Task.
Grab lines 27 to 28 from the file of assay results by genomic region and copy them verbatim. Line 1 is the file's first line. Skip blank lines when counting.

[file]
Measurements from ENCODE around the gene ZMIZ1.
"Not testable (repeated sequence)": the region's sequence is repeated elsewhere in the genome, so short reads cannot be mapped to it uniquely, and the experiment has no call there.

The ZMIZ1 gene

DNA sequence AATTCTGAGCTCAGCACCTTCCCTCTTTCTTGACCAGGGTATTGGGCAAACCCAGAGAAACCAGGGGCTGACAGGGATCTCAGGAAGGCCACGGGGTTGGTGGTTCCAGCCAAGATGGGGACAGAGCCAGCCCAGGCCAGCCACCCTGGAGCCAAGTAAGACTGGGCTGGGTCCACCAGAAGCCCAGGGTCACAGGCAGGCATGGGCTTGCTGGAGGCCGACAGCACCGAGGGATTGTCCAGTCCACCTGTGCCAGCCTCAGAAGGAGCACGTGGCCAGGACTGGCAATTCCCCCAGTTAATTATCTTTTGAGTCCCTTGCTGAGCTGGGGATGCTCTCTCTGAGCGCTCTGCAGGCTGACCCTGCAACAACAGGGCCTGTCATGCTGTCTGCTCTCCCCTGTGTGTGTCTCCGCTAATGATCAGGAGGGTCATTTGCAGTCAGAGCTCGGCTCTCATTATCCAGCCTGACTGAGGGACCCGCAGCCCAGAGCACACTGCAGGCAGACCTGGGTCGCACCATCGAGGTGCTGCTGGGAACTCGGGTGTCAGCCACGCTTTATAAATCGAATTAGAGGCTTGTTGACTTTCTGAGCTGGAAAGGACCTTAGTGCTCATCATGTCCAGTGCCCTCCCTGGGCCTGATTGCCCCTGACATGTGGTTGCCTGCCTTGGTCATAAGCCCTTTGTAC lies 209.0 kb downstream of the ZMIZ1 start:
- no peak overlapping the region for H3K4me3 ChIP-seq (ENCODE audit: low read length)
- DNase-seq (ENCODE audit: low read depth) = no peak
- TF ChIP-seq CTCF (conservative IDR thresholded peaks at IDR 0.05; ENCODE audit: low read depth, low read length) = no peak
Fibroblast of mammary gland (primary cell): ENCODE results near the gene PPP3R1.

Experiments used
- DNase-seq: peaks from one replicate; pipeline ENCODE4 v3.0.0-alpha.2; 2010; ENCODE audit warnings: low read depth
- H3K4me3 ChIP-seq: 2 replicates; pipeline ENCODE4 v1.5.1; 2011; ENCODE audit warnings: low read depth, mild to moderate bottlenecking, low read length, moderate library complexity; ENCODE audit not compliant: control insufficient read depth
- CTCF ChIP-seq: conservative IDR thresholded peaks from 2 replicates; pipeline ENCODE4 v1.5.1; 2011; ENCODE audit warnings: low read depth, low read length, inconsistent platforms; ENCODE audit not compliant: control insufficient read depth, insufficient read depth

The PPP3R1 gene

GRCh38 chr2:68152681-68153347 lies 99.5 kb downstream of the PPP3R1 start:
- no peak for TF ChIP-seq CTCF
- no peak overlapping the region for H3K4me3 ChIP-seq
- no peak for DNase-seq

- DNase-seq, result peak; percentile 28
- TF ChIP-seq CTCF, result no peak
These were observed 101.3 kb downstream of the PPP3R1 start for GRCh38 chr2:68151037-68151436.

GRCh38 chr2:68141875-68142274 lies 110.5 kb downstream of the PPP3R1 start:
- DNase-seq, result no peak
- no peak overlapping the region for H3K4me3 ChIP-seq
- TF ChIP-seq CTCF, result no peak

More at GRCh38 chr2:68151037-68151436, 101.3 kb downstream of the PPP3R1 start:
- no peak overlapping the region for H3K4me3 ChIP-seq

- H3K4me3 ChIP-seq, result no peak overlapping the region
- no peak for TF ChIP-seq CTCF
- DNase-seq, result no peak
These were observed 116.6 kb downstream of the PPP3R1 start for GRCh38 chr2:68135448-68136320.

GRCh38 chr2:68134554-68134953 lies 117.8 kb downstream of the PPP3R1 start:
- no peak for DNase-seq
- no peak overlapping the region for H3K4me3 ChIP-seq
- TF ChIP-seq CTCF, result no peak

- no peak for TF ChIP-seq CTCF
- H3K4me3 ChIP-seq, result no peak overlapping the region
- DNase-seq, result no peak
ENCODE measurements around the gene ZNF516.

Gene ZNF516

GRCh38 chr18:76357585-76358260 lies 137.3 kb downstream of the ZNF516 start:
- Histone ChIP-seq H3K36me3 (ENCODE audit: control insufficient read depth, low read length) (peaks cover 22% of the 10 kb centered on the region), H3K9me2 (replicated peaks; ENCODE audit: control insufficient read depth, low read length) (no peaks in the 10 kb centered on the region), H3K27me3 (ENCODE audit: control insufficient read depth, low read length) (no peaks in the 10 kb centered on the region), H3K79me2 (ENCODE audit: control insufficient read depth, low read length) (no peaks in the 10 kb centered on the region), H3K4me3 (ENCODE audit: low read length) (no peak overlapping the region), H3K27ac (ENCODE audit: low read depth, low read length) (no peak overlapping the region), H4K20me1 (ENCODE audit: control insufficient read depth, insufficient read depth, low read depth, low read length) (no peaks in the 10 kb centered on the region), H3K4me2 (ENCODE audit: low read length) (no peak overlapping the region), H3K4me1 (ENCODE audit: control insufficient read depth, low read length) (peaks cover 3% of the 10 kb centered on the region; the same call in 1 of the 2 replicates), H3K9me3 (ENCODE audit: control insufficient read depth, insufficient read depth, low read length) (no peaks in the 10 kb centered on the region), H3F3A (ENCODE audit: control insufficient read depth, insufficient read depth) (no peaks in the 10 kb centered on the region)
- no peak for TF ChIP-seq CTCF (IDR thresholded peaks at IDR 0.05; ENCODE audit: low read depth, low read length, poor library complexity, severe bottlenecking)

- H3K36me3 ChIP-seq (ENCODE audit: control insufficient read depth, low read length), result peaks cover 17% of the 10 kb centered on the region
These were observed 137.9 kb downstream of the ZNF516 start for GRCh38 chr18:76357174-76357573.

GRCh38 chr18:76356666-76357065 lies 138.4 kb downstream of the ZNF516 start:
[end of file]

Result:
- H3K4me3 ChIP-seq, result no peak overlapping the region
- no peak for TF ChIP-seq CTCF